Suit: Let Us Sing 'Happy Birthday' for Free
Filmmaker wants to see song put in public domain
By Arden Dier, Newser Staff
Posted Jun 14, 2013 6:42 AM CDT
The lawsuit, filed by Good Morning to You Productions, claims there is no valid copyright to the song, apparently owned by Warner/Chappell.   (Shutterstock)

(Newser) – A New York filmmaker is on a mission: To make what's regarded as the world's most often performed song one that can be belted out free of charge. Filmmaker Jennifer Nelson and her company, Good Morning to You Productions, have filed a class-action lawsuit against the publishing branch of Warner Music, which claims ownership of "Happy Birthday to You." She wants the song put in the public domain and Warner/Chappell to return the licensing fees it has earned off it—pegged at about $2 million a year, according her lawyer. Nelson herself paid Warner/Chappell $1,500 to use the song in a planned documentary about the tune, reports the Los Angeles Times.

Tech Dirt applauds the move as a long time coming, writing that "as we've been pointing out for years, the song is almost certainly in the public domain." It outlines a series of issues with the copyright, beginning with the fact that the sisters credited with writing it more than a century ago "appear to have written neither the music nor the lyrics." The complaint reads: "Irrefutable documentary evidence, some dating back to 1893, shows that the copyright to 'Happy Birthday to You,' if there ever was a valid copyright to any part of the song, expired no later than 1921." Click for the full complaint.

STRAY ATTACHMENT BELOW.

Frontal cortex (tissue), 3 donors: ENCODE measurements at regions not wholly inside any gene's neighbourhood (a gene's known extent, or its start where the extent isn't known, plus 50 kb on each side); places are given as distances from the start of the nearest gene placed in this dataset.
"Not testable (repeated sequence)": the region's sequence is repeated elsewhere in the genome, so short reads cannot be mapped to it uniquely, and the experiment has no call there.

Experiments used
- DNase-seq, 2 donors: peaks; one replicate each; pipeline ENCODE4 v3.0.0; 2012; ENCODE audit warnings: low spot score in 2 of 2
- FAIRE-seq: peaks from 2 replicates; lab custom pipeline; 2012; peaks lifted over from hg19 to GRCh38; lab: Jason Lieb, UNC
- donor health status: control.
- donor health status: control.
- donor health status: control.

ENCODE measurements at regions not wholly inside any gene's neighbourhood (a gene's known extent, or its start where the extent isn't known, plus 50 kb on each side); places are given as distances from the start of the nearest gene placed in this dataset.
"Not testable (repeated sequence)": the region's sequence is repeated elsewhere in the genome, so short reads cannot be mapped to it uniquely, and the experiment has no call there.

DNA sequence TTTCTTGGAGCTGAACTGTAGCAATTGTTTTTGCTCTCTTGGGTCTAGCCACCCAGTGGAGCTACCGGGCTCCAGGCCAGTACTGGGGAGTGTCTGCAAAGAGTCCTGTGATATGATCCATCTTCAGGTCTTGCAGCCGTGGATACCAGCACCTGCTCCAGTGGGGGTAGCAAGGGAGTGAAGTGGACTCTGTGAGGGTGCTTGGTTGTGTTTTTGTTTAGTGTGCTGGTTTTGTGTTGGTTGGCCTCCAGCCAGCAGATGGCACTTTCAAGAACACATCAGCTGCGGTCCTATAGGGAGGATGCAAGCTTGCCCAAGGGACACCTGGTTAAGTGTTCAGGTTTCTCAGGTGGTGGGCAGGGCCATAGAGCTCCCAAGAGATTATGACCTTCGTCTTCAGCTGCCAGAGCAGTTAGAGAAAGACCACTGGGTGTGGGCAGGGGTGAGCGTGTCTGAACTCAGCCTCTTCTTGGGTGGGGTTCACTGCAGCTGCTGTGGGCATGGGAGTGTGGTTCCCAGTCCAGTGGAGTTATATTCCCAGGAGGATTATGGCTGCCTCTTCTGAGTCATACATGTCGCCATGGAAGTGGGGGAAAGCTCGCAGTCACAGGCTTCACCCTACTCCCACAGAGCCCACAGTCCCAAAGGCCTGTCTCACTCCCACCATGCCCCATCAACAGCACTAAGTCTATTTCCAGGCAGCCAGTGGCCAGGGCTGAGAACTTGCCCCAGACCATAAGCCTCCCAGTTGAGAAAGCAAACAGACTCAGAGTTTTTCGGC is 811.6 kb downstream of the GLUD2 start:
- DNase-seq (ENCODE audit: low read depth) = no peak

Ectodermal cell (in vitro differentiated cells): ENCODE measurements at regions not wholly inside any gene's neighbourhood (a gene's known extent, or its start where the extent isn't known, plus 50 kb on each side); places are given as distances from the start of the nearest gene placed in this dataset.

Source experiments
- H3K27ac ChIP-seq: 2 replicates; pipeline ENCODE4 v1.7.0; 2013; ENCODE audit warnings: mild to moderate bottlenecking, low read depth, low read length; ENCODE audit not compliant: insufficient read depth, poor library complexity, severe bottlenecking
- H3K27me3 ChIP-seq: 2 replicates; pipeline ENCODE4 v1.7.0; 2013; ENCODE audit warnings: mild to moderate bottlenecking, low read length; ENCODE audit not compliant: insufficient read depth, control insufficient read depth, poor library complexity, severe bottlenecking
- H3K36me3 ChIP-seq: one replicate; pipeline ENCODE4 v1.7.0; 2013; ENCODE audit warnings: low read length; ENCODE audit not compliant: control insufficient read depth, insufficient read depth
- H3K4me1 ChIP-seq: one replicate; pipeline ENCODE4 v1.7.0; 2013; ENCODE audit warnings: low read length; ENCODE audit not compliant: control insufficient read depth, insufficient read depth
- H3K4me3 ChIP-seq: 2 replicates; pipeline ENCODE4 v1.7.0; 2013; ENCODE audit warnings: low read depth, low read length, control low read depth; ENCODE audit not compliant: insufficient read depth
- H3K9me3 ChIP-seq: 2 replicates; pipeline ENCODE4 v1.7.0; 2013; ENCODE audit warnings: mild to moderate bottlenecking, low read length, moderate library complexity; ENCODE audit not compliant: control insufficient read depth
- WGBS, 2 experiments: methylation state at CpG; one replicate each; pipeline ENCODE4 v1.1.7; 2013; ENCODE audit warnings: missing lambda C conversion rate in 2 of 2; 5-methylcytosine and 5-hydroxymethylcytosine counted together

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Showing 3 of 17 comments
kefietown
Jun 14, 2013 5:53 PM CDT
Will this filmmaker have a problem if her creation goes right into the public domain and she doesn't make a cent?
HMD-SMD-ITY
Jun 14, 2013 12:19 PM CDT
Disney will throw the full force of their legal division at this. They need copyrights and licenses to stand 125 years beyond the creation date. They get it increased every 25 years to protect Mickey Mouse.
JohnMarkSappenfield
Jun 14, 2013 10:03 AM CDT
There's some sloppy research. I remember years ago reading about the woman who wrote the song "Happy Birthday" and had the copyright to that song. She died some time ago. I believe it's the melody that's copyrighted.